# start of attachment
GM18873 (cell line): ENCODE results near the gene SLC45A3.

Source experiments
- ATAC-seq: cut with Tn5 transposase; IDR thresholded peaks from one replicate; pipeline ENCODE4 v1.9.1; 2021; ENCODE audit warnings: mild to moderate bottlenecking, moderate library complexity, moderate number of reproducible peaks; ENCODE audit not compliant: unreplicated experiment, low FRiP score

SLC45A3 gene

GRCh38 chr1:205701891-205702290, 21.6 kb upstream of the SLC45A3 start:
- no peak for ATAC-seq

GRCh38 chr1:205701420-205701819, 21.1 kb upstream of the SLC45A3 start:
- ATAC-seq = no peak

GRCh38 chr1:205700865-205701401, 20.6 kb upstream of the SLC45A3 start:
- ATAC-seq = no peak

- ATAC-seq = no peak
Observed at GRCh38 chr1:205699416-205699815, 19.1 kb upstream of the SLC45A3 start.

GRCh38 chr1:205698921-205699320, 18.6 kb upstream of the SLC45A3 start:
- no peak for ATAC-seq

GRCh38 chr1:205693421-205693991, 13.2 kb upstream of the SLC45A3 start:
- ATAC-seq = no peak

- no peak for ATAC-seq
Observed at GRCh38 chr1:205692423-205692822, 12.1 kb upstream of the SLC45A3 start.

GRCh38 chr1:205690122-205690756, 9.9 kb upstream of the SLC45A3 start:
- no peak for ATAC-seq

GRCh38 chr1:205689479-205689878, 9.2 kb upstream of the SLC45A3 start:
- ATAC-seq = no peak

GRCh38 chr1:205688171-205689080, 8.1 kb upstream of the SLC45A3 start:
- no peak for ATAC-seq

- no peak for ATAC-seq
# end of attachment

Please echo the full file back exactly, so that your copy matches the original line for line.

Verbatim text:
GM18873 (cell line): ENCODE results near the gene SLC45A3.

Source experiments
- ATAC-seq: cut with Tn5 transposase; IDR thresholded peaks from one replicate; pipeline ENCODE4 v1.9.1; 2021; ENCODE audit warnings: mild to moderate bottlenecking, moderate library complexity, moderate number of reproducible peaks; ENCODE audit not compliant: unreplicated experiment, low FRiP score

SLC45A3 gene

GRCh38 chr1:205701891-205702290, 21.6 kb upstream of the SLC45A3 start:
- no peak for ATAC-seq

GRCh38 chr1:205701420-205701819, 21.1 kb upstream of the SLC45A3 start:
- ATAC-seq = no peak

GRCh38 chr1:205700865-205701401, 20.6 kb upstream of the SLC45A3 start:
- ATAC-seq = no peak

- ATAC-seq = no peak
Observed at GRCh38 chr1:205699416-205699815, 19.1 kb upstream of the SLC45A3 start.

GRCh38 chr1:205698921-205699320, 18.6 kb upstream of the SLC45A3 start:
- no peak for ATAC-seq

GRCh38 chr1:205693421-205693991, 13.2 kb upstream of the SLC45A3 start:
- ATAC-seq = no peak

- no peak for ATAC-seq
Observed at GRCh38 chr1:205692423-205692822, 12.1 kb upstream of the SLC45A3 start.

GRCh38 chr1:205690122-205690756, 9.9 kb upstream of the SLC45A3 start:
- no peak for ATAC-seq

GRCh38 chr1:205689479-205689878, 9.2 kb upstream of the SLC45A3 start:
- ATAC-seq = no peak

GRCh38 chr1:205688171-205689080, 8.1 kb upstream of the SLC45A3 start:
- no peak for ATAC-seq

- no peak for ATAC-seq